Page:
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August 5, 2014 Posted by: Ron Rutherford
Ron Rutherford

Summer is in full swing and that means there are all kinds of fun outdoor activities to do with your friends, both furry and human. If you’re looking to unwind after a long day at the office, then there is nothing more relaxing than taking a nice quiet stroll through the neighborhood with your dog. But before you hit the streets, it’s important to keep a few things in mind for both you and your dog’s safety!

Be Visible

Even if you’re not running at night or in the dark, it is still very important to be visible, especially in the city. Thankfully, there are products out there which alleviate that problem. For example, there are several companies that make dog-sized reflective vests. If you decide to purchase one of these for your furred friend, then make sure that it’s made from some kind of breathable material, like cotton, in order to prevent your dog from overheating.

Make Sure It’s Not Too Hot

Speaking of heat, try to get your walks done either in the morning or evening in order to avoid the hottest part of the day. Chances are, if it’s uncomfortably hot for you, then it’s going to be very uncomfortable for your dog as well. Overheating is just as serious for dogs as it is for people. If, for some reason, your walk can’t wait until cooler temperatures in the evening then it is recommended that you limit them to no more than 20 minutes.

Watch the Paws

Besides dehydration and overheating, going out in the extreme heat also means that your dog’s paws are going to be burning on the asphalt. We’re talking temperatures of almost 150°F! However, some companies have made shoes for paws. They’ll protect against everything, from heat and cold to rough terrain and some sharp objects. Alternatively, change up your route and do a jaunt on a leafy path.

Bring Water for Two

As mentioned before, overheating and dehydration are both problems for dogs as much as they are for people. No matter what, make sure that your dog has plenty of water before and especially after walks. If you end up taking your dog out during the hot part of the day, consider bringing enough water for both of you. Bring more than you think you’ll need! There are some products that make drinking out of a water bottle easier for a dog including collapsible bowls and tubing that will let them drink as if from a hose.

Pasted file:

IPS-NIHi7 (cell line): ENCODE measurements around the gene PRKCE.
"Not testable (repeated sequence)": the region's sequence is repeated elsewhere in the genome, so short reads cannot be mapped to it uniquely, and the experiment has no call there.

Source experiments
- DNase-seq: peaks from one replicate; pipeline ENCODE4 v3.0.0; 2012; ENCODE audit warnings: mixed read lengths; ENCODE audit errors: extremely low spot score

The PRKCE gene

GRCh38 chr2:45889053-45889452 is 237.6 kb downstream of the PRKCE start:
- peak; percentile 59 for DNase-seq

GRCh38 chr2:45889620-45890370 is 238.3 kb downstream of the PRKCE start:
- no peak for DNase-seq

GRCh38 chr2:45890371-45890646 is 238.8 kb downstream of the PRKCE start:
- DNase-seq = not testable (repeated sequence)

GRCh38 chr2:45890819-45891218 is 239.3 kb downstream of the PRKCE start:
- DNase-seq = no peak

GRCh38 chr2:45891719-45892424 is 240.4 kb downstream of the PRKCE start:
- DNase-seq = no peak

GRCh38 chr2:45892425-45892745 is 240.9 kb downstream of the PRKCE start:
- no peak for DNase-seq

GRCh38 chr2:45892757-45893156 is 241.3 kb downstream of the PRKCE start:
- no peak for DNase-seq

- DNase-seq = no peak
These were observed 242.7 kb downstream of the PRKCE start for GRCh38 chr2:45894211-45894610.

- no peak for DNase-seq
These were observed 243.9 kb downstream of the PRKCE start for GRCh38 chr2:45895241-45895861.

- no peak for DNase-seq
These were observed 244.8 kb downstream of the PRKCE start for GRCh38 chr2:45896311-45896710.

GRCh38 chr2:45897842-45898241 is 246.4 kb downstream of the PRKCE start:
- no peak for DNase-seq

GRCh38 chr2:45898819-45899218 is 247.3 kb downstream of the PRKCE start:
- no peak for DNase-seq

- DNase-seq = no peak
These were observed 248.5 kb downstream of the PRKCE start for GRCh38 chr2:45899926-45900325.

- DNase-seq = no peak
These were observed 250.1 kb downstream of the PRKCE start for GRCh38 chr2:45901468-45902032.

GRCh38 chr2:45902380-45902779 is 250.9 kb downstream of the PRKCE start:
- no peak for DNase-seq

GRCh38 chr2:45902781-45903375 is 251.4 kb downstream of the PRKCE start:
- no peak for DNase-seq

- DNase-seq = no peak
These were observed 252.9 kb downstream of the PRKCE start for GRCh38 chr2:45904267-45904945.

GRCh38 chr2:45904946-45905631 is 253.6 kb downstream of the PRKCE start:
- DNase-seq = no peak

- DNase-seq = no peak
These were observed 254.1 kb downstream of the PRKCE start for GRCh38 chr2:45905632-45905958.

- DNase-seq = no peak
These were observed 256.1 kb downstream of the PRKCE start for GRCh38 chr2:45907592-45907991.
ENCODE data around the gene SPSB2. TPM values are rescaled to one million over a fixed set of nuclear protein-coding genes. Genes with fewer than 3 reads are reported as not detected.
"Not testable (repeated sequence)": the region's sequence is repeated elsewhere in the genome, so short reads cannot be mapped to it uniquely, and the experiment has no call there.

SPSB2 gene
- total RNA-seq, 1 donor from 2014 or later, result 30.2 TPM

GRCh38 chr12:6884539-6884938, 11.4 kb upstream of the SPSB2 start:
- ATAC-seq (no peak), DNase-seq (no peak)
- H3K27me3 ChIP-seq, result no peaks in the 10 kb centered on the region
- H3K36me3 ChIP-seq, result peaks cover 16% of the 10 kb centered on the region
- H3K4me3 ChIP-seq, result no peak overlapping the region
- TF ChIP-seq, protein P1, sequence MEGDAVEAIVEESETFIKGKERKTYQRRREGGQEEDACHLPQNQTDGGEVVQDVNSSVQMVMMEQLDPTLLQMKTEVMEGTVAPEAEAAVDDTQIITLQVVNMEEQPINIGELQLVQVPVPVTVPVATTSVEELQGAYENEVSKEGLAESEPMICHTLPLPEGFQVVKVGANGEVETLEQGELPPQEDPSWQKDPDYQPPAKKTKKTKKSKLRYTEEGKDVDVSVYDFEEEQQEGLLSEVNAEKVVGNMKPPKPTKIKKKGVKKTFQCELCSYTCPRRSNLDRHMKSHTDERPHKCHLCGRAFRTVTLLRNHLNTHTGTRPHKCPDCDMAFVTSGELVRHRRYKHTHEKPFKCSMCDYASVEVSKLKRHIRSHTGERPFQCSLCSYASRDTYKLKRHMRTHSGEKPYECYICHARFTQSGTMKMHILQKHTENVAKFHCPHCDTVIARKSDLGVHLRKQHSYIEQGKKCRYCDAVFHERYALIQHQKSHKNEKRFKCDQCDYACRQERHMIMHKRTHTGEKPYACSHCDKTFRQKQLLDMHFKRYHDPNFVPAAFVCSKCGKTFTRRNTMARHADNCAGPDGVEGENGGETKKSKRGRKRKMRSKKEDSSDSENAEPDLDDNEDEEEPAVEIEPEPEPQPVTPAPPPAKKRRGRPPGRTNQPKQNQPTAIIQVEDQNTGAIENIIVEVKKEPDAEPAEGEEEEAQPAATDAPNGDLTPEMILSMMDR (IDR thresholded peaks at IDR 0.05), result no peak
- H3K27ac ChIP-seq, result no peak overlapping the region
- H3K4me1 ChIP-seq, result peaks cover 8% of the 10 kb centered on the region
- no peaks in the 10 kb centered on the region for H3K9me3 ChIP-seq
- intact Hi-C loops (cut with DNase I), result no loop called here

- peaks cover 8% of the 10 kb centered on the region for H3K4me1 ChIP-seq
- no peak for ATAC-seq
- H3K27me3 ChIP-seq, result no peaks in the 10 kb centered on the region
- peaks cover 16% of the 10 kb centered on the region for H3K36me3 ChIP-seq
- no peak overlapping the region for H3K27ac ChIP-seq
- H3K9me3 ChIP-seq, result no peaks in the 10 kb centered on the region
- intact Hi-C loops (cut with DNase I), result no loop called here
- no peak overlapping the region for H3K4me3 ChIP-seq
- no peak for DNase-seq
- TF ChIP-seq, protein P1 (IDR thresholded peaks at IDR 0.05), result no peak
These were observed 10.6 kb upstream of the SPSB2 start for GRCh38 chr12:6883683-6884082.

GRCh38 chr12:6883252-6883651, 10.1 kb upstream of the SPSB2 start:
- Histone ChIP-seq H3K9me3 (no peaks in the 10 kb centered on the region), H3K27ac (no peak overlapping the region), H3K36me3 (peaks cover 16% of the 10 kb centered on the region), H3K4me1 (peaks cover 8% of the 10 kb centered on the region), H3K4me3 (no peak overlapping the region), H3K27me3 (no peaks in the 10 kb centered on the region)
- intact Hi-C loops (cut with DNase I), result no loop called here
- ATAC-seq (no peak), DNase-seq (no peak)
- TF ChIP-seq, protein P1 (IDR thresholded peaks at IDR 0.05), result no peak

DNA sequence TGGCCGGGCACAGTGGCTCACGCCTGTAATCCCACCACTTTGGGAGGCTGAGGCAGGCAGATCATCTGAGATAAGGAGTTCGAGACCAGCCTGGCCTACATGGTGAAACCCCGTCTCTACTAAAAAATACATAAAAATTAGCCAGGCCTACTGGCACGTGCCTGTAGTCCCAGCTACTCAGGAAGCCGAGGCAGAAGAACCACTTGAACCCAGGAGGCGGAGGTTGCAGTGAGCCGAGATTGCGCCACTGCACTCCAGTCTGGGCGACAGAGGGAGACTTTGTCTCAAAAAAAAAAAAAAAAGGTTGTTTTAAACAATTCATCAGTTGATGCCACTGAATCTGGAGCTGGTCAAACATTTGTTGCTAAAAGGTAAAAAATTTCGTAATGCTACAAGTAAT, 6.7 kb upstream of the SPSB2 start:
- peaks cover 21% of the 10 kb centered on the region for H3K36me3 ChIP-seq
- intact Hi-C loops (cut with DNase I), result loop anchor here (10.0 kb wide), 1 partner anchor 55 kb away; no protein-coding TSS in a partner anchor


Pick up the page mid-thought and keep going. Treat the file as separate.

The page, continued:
Bug Bites

Summertime is bug season. So while you’re out and about with your pet, make sure that you stay vigilant when it comes to checking him or her for bugs. Things like ticks, fleas and mosquitoes are not only an annoyance for your animal, but they can also lead to life-threatening illnesses. Have a talk with your veterinarian about getting the right kind of protection for your pet.

Fireworks

Summer is also prime time for fireworks. If your dog gets nervous or scared around loud noises, then make sure that they are comfortable during firework season. One of the best things that people can do for their pets during this time is to keep the routine as normal as possible. If your dog sees that life is going on just as it normally would, then they will be less inclined to panic. Some other things you can do is put some music on for your pet, not too loud, but just enough to drown out the explosions. Whatever you do, make sure that your dog is secure. During their panic, it’s not uncommon for them to run away and get lost. Try to keep your pets inside on big holidays.   Keep your pup happy and healthy during your summertime outdoor play

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